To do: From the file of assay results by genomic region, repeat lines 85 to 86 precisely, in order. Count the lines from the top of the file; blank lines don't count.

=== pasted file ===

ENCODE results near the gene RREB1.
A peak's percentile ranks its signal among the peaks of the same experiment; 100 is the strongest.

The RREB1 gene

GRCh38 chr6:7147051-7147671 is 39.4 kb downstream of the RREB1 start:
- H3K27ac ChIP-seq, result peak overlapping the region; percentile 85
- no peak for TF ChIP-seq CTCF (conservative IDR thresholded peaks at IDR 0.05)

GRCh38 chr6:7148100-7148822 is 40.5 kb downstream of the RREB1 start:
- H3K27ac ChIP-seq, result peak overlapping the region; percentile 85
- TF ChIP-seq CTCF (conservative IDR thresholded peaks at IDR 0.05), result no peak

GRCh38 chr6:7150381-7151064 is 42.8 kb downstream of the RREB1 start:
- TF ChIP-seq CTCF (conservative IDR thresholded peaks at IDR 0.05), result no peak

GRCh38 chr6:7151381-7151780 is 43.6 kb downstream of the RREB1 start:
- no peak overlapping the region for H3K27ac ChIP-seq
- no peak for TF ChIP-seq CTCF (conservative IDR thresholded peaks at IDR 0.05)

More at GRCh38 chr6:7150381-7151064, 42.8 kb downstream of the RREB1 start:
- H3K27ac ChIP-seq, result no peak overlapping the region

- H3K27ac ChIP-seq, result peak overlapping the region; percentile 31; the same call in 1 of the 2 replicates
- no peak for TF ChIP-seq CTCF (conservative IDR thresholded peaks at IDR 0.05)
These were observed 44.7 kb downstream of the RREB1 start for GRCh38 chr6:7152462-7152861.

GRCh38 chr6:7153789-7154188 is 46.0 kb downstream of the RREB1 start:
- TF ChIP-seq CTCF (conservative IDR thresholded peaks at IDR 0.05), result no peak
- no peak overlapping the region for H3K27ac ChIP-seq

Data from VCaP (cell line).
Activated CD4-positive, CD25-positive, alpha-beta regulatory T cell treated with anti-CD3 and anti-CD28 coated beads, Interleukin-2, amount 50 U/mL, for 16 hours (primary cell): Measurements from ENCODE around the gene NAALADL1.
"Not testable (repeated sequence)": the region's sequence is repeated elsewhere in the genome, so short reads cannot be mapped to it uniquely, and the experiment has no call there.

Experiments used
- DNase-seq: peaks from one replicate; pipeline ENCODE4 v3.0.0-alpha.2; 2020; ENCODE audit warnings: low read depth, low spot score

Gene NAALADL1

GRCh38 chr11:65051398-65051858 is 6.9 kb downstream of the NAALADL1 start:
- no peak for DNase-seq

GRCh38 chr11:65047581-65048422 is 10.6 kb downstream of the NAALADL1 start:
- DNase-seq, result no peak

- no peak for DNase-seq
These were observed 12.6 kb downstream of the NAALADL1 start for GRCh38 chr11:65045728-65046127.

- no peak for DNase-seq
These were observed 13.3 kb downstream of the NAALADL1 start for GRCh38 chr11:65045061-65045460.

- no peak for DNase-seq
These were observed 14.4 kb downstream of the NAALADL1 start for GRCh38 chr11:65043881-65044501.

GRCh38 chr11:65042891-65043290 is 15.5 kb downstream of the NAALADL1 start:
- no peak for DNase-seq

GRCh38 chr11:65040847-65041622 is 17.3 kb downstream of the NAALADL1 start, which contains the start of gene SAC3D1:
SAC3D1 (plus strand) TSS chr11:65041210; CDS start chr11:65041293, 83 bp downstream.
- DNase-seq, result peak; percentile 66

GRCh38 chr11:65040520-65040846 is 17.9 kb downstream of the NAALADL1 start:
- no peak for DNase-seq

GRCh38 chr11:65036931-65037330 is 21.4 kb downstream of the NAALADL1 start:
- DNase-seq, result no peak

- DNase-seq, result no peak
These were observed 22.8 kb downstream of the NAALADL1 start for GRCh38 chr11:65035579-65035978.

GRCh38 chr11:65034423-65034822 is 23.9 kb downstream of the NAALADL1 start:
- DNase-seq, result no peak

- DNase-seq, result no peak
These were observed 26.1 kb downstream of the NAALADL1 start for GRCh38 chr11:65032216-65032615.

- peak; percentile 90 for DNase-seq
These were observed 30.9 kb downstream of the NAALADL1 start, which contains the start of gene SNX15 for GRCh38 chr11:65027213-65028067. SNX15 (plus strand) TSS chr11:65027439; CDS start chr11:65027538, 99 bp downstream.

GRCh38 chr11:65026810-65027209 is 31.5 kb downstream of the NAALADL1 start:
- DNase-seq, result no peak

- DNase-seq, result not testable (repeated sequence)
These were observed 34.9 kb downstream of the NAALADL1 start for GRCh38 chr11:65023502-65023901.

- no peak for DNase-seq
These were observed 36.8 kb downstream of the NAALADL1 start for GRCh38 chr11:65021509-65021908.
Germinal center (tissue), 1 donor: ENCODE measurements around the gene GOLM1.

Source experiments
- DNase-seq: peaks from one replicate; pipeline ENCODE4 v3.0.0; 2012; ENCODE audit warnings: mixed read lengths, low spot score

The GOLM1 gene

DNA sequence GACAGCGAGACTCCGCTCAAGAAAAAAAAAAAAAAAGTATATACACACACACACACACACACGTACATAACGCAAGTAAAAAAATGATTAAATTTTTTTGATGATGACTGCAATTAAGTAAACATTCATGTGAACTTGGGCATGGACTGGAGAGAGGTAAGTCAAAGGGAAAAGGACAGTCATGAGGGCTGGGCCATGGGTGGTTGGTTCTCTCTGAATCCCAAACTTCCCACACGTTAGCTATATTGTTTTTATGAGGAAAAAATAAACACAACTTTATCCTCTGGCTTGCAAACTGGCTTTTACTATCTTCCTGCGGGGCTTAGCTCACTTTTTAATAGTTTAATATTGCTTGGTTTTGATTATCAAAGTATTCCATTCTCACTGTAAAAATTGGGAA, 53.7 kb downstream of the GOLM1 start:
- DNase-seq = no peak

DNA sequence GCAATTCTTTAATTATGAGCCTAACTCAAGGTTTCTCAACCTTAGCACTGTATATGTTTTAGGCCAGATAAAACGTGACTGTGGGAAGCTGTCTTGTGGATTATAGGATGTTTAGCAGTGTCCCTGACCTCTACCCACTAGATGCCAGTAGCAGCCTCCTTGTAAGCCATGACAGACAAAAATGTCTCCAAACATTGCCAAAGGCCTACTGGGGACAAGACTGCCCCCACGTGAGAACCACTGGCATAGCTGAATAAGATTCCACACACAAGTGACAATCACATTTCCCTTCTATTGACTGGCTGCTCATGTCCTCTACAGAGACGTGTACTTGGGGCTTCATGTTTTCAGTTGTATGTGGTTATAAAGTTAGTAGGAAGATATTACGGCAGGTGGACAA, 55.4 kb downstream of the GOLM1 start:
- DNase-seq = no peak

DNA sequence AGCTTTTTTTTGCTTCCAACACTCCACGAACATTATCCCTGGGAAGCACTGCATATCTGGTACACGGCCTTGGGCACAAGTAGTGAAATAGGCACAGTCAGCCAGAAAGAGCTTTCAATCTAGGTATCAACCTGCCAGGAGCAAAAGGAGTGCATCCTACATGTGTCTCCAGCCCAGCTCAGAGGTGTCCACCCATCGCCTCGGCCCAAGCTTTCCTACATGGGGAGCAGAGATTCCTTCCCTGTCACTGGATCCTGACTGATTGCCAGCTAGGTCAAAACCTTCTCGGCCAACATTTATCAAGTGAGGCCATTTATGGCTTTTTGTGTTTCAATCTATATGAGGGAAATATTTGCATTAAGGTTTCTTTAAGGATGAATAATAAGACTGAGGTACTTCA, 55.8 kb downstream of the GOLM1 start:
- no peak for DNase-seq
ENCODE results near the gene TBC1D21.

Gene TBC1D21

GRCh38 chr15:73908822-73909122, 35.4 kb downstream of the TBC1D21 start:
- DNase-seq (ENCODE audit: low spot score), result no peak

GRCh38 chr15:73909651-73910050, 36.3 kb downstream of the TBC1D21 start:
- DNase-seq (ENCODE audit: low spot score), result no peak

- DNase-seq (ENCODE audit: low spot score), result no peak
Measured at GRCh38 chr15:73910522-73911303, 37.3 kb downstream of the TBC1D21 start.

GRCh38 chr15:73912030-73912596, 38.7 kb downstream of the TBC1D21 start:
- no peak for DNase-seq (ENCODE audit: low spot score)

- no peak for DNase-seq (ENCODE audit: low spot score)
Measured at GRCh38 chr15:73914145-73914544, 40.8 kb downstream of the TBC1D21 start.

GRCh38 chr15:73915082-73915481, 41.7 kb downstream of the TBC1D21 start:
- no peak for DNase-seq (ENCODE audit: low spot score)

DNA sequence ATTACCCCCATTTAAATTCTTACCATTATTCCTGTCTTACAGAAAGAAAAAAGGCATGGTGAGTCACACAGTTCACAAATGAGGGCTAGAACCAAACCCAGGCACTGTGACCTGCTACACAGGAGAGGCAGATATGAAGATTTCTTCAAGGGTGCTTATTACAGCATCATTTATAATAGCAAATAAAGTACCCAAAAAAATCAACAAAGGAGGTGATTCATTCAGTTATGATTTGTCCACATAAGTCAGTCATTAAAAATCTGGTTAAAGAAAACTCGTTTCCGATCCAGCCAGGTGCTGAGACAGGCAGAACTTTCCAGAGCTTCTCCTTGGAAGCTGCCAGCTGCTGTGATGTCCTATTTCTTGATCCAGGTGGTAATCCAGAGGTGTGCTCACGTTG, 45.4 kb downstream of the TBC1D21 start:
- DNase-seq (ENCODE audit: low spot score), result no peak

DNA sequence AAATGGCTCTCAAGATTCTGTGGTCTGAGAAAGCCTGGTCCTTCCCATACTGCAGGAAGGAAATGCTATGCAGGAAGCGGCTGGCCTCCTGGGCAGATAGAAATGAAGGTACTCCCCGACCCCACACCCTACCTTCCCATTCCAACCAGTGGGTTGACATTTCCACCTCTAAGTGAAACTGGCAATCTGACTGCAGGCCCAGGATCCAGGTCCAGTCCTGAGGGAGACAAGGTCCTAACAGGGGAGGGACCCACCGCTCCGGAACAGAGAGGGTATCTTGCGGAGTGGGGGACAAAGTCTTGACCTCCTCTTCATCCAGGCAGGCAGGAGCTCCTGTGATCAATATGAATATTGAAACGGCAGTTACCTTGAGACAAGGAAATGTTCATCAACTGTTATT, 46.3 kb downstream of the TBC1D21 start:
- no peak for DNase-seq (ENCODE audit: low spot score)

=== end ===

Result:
- no peak for DNase-seq (ENCODE audit: low spot score)

DNA sequence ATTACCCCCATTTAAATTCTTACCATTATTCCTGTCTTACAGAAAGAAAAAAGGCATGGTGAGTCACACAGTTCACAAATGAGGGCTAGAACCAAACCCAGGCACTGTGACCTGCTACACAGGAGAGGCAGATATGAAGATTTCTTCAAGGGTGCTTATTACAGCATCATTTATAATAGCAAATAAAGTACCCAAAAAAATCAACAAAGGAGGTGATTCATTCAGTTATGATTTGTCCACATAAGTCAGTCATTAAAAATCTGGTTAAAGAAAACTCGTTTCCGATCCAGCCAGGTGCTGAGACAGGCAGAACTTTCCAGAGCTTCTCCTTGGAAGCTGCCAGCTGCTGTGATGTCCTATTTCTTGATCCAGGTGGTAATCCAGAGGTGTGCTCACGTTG, 45.4 kb downstream of the TBC1D21 start: